The dish on gossip: Its origins, functions, and bad reputation

The dumbwaiter was purportedly created so that servants could not overhear and share the personal matters of their employers (Hecht, 1956, cited in Foster, 2004, p. 78). Thus, many argue that society’s degradation of gossip stems from the fact that it threatens those in power, who respond in turn by trying to prohibit its occurrence.

Although many view gossip as nothing more than frivolous or hurtful speech that should be eliminated altogether, researchers who study gossip have found much evidence to the contrary. It turns out that gossip actually serves a wide array of useful functions, and that its roots may even be traced back to our primate ancestors.

The Evolutionary Origins of Gossip

We have learned where the word gossip comes from, but what about the origins of the act itself? Since gossip constitutes such a large part of human dialogue, some researchers believe that an understanding of its origins may involve understanding the origins of language itself. British anthropologist and evolutionary psychologist Robin Dunbar believes that language, and particularly social language, evolved as a mechanism for group bonding, and as a way to monitor the members of our social networks. Research has shown that members of all primate species engage in social grooming behaviors (i.e., cleaning or grooming each other's fur) in order to create and maintain important social relationships, and it is proposed that humans achieve these same goals by engaging in social talk – by gossiping (e.g., Dunbar, 1996, 2004). As will be discussed in more detail below, the exchange of gossip demonstrates trust and establishes friendships between individuals, and establishes norms for acceptable behavior within the group (Foster, 2004). Gossip allows information about cheaters and free-riders(basically the “bad seeds” of society) to be shared widely, so that you know not to trust “deceitful Dave” without having to actually interact with him and learn firsthand that he should be avoided. Gossip is such a vital part of human interaction that Dunbar goes so far as to make the claim “without gossip, there would be no society” (2004, p. 100).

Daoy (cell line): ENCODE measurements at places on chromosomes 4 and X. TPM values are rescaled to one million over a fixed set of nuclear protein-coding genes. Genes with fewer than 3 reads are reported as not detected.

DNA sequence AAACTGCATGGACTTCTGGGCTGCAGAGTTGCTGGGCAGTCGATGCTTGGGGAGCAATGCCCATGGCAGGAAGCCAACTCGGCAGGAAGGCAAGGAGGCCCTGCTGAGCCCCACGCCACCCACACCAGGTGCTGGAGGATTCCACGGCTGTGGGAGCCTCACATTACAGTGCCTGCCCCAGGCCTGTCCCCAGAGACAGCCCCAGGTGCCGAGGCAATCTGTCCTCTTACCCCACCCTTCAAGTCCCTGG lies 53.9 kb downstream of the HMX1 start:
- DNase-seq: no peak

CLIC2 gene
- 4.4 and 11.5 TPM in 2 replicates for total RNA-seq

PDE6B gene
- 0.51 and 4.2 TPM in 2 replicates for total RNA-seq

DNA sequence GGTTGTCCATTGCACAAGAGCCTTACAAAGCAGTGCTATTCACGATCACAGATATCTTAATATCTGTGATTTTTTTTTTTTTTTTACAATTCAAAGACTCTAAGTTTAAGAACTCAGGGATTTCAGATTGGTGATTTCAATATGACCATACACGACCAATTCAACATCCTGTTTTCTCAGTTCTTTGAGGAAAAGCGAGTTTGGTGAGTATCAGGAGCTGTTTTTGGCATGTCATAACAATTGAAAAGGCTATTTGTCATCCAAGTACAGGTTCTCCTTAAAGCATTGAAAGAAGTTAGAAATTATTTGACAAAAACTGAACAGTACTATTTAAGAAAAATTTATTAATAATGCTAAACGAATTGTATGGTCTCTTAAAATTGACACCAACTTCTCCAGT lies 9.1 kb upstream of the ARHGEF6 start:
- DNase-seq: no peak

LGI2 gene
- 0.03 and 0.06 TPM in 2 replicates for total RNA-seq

Others have made similar arguments for the adaptiveness of gossip, claiming that the particular types of gossip people are interested in are precisely those that would boost someone's social status within the group. Specifically, McAndrew and Milenkovic (2002) provide evidence that people are more likely to pass on negative information about strangers and high-status individuals, and positive information about friends and family. Although (as the authors admit) this is by no means evidence for an evolution-based explanation of gossip, they contend that it is consistent with the idea that gossip may have evolved as a mechanism for individual status-enhancement. Researchers have also suggested that our obsession with celebrity gossip may stem from the fact that in terms of evolutionary history, celebrities are a novel occurrence. As such, the cognitive mechanisms we evolved to allow us to keep track of our in-group members are incapable of distinguishing between our real in-group members (e.g., friends and family) and other individuals that we see frequently and know a lot about (e.g., the stars of our favorite television shows; Barkow, 1992; McAndrew & Milenkovic, 2002).

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